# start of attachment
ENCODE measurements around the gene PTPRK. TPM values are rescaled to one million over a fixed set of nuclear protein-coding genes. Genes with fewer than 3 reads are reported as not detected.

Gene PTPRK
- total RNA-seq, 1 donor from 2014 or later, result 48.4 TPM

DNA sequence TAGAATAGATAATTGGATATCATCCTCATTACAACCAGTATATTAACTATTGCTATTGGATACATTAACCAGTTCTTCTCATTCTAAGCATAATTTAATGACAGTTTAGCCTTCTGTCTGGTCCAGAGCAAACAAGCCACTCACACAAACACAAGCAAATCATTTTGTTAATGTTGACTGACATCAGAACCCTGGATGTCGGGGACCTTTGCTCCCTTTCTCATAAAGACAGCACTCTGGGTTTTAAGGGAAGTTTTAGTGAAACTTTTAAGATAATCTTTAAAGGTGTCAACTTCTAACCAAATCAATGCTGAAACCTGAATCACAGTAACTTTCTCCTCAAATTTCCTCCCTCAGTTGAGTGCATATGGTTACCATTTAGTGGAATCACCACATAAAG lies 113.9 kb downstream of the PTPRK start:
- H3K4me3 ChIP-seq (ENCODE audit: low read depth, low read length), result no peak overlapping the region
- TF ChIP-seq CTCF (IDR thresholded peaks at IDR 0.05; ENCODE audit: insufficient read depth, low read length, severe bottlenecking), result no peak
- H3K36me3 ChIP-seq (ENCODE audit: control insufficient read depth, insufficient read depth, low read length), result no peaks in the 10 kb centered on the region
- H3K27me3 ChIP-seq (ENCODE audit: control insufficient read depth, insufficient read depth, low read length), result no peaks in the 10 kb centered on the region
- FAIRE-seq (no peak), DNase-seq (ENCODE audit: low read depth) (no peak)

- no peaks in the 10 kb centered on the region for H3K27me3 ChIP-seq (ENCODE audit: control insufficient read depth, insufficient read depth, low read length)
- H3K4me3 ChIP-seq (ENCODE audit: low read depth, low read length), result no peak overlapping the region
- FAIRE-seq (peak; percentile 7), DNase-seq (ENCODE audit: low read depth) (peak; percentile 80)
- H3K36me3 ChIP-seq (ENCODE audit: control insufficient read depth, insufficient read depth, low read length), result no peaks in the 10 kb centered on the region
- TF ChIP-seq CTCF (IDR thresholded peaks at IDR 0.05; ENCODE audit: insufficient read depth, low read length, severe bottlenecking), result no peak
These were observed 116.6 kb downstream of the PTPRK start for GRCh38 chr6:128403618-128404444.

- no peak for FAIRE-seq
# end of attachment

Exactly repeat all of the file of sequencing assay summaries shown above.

ENCODE measurements around the gene PTPRK. TPM values are rescaled to one million over a fixed set of nuclear protein-coding genes. Genes with fewer than 3 reads are reported as not detected.

Gene PTPRK
- total RNA-seq, 1 donor from 2014 or later, result 48.4 TPM

DNA sequence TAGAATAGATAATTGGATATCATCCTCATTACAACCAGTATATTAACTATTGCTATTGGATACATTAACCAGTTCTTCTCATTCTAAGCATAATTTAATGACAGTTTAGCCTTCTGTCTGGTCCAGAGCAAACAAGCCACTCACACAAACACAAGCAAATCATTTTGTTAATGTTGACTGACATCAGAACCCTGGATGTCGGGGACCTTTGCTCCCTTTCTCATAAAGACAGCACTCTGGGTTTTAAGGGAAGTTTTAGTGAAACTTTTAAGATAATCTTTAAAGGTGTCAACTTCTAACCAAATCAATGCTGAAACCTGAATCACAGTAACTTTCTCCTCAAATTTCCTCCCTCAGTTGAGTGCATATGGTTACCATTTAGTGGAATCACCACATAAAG lies 113.9 kb downstream of the PTPRK start:
- H3K4me3 ChIP-seq (ENCODE audit: low read depth, low read length), result no peak overlapping the region
- TF ChIP-seq CTCF (IDR thresholded peaks at IDR 0.05; ENCODE audit: insufficient read depth, low read length, severe bottlenecking), result no peak
- H3K36me3 ChIP-seq (ENCODE audit: control insufficient read depth, insufficient read depth, low read length), result no peaks in the 10 kb centered on the region
- H3K27me3 ChIP-seq (ENCODE audit: control insufficient read depth, insufficient read depth, low read length), result no peaks in the 10 kb centered on the region
- FAIRE-seq (no peak), DNase-seq (ENCODE audit: low read depth) (no peak)

- no peaks in the 10 kb centered on the region for H3K27me3 ChIP-seq (ENCODE audit: control insufficient read depth, insufficient read depth, low read length)
- H3K4me3 ChIP-seq (ENCODE audit: low read depth, low read length), result no peak overlapping the region
- FAIRE-seq (peak; percentile 7), DNase-seq (ENCODE audit: low read depth) (peak; percentile 80)
- H3K36me3 ChIP-seq (ENCODE audit: control insufficient read depth, insufficient read depth, low read length), result no peaks in the 10 kb centered on the region
- TF ChIP-seq CTCF (IDR thresholded peaks at IDR 0.05; ENCODE audit: insufficient read depth, low read length, severe bottlenecking), result no peak
These were observed 116.6 kb downstream of the PTPRK start for GRCh38 chr6:128403618-128404444.

- no peak for FAIRE-seq